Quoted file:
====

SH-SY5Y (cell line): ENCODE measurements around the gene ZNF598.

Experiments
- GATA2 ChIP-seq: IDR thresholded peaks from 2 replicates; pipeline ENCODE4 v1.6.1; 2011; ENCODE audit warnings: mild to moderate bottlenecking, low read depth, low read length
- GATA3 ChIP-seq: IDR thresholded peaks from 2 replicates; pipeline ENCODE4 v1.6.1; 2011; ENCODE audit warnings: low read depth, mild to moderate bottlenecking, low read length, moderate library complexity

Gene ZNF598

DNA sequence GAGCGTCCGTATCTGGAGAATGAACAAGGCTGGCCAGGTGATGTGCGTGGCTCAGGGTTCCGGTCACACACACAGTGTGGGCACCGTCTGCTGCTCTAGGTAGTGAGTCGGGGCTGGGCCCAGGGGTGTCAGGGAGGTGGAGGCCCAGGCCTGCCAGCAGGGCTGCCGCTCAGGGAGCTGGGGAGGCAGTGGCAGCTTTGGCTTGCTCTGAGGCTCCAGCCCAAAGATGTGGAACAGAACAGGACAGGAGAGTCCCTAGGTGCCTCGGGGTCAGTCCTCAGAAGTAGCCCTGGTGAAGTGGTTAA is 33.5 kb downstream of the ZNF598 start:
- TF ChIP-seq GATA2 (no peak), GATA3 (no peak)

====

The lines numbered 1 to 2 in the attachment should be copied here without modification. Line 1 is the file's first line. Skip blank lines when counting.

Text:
SH-SY5Y (cell line): ENCODE measurements around the gene ZNF598.

Experiments